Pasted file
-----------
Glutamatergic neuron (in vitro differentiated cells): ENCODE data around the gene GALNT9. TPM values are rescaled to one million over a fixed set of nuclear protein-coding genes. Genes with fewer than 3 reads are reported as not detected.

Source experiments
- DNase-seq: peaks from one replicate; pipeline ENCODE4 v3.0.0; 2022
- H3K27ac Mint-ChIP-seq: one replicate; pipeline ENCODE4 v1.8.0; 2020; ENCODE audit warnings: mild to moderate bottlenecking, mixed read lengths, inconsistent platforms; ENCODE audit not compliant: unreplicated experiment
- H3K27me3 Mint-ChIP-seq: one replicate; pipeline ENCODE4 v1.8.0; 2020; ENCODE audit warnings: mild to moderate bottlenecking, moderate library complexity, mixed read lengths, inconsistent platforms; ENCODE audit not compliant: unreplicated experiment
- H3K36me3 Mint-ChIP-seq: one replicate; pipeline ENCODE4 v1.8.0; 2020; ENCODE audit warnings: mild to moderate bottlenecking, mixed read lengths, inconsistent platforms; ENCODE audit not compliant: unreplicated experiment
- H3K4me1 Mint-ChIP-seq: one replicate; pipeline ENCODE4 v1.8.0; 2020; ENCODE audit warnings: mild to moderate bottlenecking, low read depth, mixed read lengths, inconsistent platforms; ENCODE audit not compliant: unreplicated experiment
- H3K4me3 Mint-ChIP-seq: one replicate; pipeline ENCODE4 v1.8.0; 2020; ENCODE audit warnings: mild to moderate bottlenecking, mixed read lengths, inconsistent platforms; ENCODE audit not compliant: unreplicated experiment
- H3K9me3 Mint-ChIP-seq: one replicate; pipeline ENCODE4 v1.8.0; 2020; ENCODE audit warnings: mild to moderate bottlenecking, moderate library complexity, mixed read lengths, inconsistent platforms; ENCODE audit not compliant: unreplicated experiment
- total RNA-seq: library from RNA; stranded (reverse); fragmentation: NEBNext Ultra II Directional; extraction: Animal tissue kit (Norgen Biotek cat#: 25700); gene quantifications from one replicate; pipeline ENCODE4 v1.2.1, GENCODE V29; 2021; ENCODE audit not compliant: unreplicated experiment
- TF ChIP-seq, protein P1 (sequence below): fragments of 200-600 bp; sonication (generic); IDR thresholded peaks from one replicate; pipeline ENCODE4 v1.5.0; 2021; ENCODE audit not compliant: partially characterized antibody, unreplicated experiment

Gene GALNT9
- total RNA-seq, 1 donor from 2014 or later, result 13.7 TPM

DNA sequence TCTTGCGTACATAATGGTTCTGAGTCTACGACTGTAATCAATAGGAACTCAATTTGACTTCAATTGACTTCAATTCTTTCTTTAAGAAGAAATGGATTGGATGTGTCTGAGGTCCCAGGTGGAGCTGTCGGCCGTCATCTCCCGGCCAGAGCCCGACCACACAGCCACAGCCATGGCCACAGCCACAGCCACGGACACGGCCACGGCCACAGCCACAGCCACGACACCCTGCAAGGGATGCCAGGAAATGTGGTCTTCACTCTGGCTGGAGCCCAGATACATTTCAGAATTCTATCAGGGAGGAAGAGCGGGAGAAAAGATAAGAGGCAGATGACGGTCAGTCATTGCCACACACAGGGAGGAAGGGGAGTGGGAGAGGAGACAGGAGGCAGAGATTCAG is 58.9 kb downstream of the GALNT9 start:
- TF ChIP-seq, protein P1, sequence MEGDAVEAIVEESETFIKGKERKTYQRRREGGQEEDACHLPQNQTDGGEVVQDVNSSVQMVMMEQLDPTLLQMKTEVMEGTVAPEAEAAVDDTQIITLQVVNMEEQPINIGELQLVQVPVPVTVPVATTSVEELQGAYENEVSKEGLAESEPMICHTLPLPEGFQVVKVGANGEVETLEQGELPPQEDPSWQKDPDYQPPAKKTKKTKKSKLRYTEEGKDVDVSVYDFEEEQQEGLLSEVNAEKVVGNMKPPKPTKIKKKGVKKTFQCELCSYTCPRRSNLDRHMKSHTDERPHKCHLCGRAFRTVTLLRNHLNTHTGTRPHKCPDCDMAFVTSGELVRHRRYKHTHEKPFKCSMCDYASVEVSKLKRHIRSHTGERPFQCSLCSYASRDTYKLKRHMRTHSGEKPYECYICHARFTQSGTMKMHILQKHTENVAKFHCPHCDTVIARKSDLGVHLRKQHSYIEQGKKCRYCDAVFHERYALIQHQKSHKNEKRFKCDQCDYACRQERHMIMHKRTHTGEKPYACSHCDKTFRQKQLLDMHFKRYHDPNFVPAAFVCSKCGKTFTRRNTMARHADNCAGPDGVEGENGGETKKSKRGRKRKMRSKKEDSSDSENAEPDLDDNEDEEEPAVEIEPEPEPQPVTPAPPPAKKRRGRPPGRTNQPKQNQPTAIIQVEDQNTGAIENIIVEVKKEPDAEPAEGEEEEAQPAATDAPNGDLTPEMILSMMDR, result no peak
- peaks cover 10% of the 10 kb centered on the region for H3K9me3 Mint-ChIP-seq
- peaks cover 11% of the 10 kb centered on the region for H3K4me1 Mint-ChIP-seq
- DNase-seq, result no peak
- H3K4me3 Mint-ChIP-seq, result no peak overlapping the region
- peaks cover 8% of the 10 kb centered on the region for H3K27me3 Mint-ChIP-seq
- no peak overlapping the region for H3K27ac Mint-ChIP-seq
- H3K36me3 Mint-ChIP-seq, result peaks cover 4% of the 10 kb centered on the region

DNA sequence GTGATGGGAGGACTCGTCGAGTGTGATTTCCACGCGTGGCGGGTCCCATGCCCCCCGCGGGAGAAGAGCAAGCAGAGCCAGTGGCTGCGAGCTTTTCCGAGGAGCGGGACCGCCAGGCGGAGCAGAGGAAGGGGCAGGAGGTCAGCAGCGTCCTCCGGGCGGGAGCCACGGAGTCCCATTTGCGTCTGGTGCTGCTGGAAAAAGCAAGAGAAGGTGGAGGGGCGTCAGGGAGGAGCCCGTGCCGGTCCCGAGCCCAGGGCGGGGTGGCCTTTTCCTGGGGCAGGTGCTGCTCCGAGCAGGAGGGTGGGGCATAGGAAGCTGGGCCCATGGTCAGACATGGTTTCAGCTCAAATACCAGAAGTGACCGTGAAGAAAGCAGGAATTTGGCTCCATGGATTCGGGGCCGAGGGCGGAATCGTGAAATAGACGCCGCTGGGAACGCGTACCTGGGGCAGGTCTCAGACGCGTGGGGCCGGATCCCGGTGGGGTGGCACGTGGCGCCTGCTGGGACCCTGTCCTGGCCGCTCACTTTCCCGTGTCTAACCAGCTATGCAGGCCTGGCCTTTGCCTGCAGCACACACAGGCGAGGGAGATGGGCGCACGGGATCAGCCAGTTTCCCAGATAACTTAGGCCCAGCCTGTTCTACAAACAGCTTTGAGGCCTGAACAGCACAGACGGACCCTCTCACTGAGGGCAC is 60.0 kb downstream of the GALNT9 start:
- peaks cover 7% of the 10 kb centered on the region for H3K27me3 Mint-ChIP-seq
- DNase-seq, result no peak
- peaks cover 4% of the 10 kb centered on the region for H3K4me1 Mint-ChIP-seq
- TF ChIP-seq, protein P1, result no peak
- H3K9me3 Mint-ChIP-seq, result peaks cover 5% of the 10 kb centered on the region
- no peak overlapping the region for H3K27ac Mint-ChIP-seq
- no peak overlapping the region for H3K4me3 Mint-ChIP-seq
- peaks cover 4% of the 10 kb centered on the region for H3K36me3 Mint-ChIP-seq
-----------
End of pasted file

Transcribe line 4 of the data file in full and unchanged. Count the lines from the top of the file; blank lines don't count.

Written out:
- H3K27ac Mint-ChIP-seq: one replicate; pipeline ENCODE4 v1.8.0; 2020; ENCODE audit warnings: mild to moderate bottlenecking, mixed read lengths, inconsistent platforms; ENCODE audit not compliant: unreplicated experiment